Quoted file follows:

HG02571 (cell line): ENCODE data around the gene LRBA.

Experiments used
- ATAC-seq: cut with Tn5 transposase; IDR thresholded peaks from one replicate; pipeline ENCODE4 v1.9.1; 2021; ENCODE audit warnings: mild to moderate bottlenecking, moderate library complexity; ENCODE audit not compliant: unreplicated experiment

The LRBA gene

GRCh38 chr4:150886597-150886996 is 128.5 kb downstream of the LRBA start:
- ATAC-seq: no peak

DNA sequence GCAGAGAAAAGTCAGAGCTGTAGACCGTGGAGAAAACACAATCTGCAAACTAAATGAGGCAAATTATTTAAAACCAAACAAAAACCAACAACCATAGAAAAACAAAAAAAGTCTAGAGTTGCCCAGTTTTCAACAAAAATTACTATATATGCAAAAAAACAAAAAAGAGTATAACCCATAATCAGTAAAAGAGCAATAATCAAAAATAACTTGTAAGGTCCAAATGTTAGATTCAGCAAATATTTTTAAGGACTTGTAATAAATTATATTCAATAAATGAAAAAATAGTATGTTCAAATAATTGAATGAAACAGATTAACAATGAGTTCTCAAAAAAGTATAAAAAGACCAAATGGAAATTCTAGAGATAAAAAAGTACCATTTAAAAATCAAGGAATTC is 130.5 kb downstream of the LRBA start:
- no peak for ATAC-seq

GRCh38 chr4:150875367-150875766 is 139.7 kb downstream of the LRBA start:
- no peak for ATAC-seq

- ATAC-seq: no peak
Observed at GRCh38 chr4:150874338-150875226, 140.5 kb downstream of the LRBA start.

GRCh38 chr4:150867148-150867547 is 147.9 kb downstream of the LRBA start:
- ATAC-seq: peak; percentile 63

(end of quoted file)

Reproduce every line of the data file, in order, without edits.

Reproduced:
HG02571 (cell line): ENCODE data around the gene LRBA.

Experiments used
- ATAC-seq: cut with Tn5 transposase; IDR thresholded peaks from one replicate; pipeline ENCODE4 v1.9.1; 2021; ENCODE audit warnings: mild to moderate bottlenecking, moderate library complexity; ENCODE audit not compliant: unreplicated experiment

The LRBA gene

GRCh38 chr4:150886597-150886996 is 128.5 kb downstream of the LRBA start:
- ATAC-seq: no peak

DNA sequence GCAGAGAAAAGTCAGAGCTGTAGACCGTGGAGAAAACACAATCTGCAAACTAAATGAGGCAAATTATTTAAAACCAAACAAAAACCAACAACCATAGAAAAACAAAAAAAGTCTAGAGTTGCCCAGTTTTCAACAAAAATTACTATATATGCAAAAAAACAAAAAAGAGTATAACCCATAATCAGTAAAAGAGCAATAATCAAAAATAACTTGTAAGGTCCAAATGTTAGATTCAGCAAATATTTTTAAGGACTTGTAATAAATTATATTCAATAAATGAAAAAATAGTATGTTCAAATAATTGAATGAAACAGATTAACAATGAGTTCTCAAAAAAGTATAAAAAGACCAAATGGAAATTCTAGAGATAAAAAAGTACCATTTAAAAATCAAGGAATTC is 130.5 kb downstream of the LRBA start:
- no peak for ATAC-seq

GRCh38 chr4:150875367-150875766 is 139.7 kb downstream of the LRBA start:
- no peak for ATAC-seq

- ATAC-seq: no peak
Observed at GRCh38 chr4:150874338-150875226, 140.5 kb downstream of the LRBA start.

GRCh38 chr4:150867148-150867547 is 147.9 kb downstream of the LRBA start:
- ATAC-seq: peak; percentile 63